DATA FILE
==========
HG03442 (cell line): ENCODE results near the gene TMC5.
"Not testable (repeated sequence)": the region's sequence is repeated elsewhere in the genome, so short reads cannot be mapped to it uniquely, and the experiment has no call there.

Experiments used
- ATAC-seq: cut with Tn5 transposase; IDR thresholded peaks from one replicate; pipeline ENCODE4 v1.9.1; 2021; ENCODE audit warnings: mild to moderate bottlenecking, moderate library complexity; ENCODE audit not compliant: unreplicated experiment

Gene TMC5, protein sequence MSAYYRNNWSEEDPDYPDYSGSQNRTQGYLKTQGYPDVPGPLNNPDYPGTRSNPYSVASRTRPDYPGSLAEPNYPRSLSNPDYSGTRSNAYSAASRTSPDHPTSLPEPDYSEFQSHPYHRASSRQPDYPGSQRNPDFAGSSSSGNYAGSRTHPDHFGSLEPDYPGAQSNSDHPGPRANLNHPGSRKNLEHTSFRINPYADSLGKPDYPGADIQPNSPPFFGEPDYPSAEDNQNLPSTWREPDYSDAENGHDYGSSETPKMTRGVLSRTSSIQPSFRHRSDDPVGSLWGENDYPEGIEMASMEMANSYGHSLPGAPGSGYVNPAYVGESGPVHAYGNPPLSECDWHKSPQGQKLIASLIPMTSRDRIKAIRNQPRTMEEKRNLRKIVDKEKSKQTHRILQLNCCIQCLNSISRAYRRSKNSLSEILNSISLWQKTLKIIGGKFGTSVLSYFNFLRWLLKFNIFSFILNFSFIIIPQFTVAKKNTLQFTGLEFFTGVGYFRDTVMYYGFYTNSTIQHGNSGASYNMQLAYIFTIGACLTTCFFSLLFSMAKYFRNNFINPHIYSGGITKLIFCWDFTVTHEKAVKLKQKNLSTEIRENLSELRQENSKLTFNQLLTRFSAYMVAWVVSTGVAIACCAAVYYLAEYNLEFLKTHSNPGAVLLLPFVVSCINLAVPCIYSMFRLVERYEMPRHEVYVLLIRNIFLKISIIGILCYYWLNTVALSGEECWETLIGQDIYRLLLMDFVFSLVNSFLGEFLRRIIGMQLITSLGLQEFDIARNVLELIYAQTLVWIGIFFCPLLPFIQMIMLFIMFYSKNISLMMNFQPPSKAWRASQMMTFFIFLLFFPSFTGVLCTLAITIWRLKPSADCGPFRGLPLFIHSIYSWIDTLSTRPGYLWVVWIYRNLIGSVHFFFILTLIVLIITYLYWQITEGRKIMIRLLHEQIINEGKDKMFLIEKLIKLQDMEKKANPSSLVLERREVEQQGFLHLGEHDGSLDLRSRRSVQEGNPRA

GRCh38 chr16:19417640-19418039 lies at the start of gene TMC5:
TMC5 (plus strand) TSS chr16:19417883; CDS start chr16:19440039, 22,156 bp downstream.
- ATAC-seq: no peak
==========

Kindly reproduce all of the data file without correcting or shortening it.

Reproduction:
HG03442 (cell line): ENCODE results near the gene TMC5.
"Not testable (repeated sequence)": the region's sequence is repeated elsewhere in the genome, so short reads cannot be mapped to it uniquely, and the experiment has no call there.

Experiments used
- ATAC-seq: cut with Tn5 transposase; IDR thresholded peaks from one replicate; pipeline ENCODE4 v1.9.1; 2021; ENCODE audit warnings: mild to moderate bottlenecking, moderate library complexity; ENCODE audit not compliant: unreplicated experiment

Gene TMC5, protein sequence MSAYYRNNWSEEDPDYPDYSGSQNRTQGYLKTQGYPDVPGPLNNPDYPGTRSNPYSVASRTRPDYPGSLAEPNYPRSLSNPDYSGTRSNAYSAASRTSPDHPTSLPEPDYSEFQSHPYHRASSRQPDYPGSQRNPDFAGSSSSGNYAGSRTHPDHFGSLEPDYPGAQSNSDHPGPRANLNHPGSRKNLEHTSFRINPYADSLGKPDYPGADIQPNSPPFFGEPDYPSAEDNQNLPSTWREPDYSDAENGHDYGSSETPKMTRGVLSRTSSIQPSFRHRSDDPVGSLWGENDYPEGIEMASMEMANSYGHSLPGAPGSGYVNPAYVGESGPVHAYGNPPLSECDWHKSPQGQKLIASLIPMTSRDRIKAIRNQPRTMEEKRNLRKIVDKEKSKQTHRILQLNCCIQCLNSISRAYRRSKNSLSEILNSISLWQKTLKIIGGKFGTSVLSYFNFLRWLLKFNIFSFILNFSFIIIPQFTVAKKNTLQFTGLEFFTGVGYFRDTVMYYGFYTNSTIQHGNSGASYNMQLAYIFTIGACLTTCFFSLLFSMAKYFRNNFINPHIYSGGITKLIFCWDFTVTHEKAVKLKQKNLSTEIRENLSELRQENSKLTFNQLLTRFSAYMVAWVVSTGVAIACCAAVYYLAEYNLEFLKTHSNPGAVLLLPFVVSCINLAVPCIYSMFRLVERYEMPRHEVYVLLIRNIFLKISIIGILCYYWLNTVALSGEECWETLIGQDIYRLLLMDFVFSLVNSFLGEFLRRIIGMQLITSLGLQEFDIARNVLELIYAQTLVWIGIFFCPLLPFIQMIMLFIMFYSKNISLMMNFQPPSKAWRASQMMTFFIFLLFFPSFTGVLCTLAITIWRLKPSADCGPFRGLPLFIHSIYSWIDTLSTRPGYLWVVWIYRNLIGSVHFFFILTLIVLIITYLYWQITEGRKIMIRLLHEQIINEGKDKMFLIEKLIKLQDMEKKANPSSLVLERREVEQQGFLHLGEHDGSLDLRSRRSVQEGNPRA

GRCh38 chr16:19417640-19418039 lies at the start of gene TMC5:
TMC5 (plus strand) TSS chr16:19417883; CDS start chr16:19440039, 22,156 bp downstream.
- ATAC-seq: no peak